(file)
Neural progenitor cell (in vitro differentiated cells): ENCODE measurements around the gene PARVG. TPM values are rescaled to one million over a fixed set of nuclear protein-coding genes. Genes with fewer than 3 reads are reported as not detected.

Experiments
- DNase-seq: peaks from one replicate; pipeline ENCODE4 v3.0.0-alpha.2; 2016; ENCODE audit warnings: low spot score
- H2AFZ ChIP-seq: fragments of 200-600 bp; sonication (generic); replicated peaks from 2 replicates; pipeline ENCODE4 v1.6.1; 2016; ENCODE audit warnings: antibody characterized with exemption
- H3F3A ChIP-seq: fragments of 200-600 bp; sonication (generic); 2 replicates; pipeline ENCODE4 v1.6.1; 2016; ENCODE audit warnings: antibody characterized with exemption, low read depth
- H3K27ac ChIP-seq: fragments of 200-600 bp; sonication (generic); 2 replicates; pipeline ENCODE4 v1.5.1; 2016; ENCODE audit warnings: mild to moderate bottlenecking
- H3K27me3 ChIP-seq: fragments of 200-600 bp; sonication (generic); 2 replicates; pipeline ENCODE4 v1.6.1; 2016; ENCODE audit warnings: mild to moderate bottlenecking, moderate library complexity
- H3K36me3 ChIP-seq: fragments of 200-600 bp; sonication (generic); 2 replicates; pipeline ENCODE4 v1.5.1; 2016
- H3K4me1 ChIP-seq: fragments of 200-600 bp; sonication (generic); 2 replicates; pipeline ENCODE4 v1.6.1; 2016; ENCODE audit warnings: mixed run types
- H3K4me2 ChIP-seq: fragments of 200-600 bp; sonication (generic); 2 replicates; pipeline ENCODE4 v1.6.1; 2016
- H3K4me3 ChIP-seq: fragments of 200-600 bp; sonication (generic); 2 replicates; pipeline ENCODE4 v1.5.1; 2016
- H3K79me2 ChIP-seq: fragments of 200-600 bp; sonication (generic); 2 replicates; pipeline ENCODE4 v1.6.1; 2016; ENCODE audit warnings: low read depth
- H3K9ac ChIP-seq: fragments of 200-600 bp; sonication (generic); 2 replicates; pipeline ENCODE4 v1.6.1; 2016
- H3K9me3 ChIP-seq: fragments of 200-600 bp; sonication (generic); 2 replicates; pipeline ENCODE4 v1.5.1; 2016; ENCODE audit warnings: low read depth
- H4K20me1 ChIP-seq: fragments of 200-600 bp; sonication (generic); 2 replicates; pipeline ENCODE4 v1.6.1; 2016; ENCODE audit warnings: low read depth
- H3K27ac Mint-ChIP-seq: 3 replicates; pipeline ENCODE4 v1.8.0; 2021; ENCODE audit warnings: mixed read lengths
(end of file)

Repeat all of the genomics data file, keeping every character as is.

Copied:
Neural progenitor cell (in vitro differentiated cells): ENCODE measurements around the gene PARVG. TPM values are rescaled to one million over a fixed set of nuclear protein-coding genes. Genes with fewer than 3 reads are reported as not detected.

Experiments
- DNase-seq: peaks from one replicate; pipeline ENCODE4 v3.0.0-alpha.2; 2016; ENCODE audit warnings: low spot score
- H2AFZ ChIP-seq: fragments of 200-600 bp; sonication (generic); replicated peaks from 2 replicates; pipeline ENCODE4 v1.6.1; 2016; ENCODE audit warnings: antibody characterized with exemption
- H3F3A ChIP-seq: fragments of 200-600 bp; sonication (generic); 2 replicates; pipeline ENCODE4 v1.6.1; 2016; ENCODE audit warnings: antibody characterized with exemption, low read depth
- H3K27ac ChIP-seq: fragments of 200-600 bp; sonication (generic); 2 replicates; pipeline ENCODE4 v1.5.1; 2016; ENCODE audit warnings: mild to moderate bottlenecking
- H3K27me3 ChIP-seq: fragments of 200-600 bp; sonication (generic); 2 replicates; pipeline ENCODE4 v1.6.1; 2016; ENCODE audit warnings: mild to moderate bottlenecking, moderate library complexity
- H3K36me3 ChIP-seq: fragments of 200-600 bp; sonication (generic); 2 replicates; pipeline ENCODE4 v1.5.1; 2016
- H3K4me1 ChIP-seq: fragments of 200-600 bp; sonication (generic); 2 replicates; pipeline ENCODE4 v1.6.1; 2016; ENCODE audit warnings: mixed run types
- H3K4me2 ChIP-seq: fragments of 200-600 bp; sonication (generic); 2 replicates; pipeline ENCODE4 v1.6.1; 2016
- H3K4me3 ChIP-seq: fragments of 200-600 bp; sonication (generic); 2 replicates; pipeline ENCODE4 v1.5.1; 2016
- H3K79me2 ChIP-seq: fragments of 200-600 bp; sonication (generic); 2 replicates; pipeline ENCODE4 v1.6.1; 2016; ENCODE audit warnings: low read depth
- H3K9ac ChIP-seq: fragments of 200-600 bp; sonication (generic); 2 replicates; pipeline ENCODE4 v1.6.1; 2016
- H3K9me3 ChIP-seq: fragments of 200-600 bp; sonication (generic); 2 replicates; pipeline ENCODE4 v1.5.1; 2016; ENCODE audit warnings: low read depth
- H4K20me1 ChIP-seq: fragments of 200-600 bp; sonication (generic); 2 replicates; pipeline ENCODE4 v1.6.1; 2016; ENCODE audit warnings: low read depth
- H3K27ac Mint-ChIP-seq: 3 replicates; pipeline ENCODE4 v1.8.0; 2021; ENCODE audit warnings: mixed read lengths